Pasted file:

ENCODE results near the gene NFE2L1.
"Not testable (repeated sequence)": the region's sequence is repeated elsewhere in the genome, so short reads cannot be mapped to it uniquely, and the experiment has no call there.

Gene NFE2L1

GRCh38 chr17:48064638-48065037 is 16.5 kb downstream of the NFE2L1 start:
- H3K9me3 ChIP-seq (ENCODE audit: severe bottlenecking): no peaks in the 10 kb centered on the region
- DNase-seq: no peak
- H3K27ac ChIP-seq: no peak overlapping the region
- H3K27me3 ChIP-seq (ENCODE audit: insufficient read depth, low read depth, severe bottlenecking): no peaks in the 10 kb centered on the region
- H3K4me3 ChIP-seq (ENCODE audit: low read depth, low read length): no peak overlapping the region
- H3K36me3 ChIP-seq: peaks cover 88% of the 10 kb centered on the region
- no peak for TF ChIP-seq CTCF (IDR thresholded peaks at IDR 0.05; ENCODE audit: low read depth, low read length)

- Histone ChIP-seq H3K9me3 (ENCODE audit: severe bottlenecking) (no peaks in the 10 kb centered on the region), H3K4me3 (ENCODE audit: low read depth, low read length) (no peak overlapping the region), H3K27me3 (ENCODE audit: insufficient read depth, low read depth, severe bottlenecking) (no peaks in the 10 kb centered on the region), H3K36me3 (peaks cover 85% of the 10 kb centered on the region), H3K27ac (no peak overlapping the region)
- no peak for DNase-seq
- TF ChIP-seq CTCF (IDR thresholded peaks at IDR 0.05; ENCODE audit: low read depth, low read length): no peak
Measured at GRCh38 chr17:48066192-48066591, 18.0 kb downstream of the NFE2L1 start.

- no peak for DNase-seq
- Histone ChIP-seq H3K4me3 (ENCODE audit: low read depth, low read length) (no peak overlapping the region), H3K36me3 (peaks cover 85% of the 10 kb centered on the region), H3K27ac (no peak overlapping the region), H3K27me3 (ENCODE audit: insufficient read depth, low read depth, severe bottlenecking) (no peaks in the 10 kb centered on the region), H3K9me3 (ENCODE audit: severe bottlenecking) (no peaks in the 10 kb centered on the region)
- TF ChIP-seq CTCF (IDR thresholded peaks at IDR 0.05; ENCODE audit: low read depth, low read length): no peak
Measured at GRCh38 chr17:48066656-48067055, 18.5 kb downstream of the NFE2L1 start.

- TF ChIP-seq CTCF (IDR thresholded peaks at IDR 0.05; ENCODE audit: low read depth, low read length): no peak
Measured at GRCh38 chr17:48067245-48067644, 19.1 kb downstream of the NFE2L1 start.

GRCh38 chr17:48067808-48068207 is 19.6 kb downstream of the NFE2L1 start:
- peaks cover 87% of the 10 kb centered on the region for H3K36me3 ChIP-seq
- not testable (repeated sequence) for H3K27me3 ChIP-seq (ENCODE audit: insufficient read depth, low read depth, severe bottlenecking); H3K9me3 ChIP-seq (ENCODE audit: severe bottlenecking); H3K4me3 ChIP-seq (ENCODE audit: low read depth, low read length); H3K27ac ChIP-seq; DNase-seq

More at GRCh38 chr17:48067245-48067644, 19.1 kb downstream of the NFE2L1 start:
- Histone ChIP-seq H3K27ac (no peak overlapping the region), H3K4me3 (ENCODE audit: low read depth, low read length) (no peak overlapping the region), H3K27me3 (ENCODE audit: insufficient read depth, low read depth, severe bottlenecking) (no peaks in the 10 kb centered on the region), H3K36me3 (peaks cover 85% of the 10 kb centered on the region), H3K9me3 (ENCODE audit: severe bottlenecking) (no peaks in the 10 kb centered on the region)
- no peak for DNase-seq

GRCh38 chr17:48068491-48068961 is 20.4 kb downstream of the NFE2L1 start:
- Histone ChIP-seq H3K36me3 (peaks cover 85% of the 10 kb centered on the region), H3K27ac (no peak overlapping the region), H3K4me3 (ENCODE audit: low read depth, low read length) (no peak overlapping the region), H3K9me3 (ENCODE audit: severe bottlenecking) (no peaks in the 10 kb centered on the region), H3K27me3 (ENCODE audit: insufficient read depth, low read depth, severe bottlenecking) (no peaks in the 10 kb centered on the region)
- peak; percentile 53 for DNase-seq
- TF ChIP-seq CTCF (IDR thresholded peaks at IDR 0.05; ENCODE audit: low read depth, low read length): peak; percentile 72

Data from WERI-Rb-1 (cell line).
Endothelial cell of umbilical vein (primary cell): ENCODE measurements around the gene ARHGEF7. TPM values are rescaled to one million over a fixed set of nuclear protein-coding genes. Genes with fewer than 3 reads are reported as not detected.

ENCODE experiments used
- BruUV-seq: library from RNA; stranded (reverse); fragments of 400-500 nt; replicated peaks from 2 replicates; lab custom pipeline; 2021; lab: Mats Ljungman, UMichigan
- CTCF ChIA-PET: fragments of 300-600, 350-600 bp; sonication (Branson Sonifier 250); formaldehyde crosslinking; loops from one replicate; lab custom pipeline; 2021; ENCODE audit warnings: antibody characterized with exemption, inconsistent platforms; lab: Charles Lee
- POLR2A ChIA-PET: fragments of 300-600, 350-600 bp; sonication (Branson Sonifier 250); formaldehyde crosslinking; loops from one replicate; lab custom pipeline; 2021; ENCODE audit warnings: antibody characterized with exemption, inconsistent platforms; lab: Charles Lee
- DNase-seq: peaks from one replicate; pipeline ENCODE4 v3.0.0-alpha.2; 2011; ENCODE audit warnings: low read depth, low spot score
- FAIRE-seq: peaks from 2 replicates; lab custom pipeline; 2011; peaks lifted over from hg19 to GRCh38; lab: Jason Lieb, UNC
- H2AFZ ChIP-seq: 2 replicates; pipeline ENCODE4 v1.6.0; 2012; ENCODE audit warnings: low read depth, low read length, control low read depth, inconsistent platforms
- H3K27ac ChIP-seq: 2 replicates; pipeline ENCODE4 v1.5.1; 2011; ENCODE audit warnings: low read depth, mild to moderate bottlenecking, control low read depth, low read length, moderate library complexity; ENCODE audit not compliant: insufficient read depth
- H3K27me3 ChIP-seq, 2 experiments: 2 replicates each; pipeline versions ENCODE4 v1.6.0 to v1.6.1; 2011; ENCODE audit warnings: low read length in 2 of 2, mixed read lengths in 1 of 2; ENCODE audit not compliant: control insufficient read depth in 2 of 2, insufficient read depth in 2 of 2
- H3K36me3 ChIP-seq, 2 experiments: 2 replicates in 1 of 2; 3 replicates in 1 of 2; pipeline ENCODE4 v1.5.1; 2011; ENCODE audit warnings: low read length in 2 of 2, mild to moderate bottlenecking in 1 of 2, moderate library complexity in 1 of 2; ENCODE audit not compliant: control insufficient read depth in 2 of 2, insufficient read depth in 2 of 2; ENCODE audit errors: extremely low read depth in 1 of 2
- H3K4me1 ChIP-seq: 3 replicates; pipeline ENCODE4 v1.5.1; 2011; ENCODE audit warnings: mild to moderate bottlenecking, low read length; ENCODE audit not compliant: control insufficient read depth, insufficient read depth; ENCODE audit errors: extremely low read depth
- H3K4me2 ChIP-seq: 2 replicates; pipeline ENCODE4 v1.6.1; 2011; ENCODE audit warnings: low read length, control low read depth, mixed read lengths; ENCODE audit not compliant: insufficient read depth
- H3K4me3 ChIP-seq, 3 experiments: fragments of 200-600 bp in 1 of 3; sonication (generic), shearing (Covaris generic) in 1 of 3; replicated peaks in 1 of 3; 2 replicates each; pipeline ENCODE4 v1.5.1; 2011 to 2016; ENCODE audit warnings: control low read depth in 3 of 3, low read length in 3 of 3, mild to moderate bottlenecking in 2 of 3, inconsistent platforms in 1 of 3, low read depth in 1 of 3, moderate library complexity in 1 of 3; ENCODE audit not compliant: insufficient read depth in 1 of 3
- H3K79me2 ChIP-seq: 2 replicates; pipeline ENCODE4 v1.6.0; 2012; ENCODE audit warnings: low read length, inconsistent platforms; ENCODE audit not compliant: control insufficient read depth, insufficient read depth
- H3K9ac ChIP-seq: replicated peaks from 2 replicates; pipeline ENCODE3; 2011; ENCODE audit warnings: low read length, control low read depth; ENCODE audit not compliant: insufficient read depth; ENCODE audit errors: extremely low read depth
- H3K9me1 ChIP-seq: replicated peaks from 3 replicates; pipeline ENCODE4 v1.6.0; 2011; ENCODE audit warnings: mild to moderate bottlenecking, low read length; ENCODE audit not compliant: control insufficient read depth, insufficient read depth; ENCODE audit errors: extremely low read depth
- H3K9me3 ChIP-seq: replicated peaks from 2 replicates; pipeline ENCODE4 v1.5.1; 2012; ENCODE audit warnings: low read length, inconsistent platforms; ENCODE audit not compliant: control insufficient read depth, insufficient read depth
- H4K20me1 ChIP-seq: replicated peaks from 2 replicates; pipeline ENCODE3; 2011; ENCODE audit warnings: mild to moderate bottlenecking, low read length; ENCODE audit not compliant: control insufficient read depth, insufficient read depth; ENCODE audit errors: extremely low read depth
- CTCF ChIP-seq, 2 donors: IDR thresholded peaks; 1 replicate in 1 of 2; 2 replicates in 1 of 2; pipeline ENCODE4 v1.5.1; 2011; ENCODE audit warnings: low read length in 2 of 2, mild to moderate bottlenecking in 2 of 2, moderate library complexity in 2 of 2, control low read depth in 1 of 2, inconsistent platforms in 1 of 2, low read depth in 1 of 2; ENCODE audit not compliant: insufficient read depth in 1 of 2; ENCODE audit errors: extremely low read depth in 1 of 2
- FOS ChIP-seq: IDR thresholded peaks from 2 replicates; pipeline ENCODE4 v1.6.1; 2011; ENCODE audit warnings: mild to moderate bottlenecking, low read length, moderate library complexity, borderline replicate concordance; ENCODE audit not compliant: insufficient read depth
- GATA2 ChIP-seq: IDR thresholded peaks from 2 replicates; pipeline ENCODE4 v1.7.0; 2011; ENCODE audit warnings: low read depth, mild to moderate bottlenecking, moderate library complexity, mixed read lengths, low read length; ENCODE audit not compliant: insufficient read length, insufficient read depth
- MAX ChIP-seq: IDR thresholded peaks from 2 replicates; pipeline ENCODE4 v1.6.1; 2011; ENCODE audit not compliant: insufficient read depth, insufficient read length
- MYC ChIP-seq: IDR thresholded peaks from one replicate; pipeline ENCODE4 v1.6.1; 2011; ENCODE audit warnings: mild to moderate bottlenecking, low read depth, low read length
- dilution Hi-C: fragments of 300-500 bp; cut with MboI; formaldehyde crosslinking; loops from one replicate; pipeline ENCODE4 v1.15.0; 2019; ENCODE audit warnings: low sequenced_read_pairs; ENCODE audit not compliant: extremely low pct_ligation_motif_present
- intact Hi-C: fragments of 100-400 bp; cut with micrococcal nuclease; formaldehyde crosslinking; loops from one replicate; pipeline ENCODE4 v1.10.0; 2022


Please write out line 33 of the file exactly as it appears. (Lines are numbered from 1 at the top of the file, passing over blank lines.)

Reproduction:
Endothelial cell of umbilical vein (primary cell): ENCODE measurements around the gene ARHGEF7. TPM values are rescaled to one million over a fixed set of nuclear protein-coding genes. Genes with fewer than 3 reads are reported as not detected.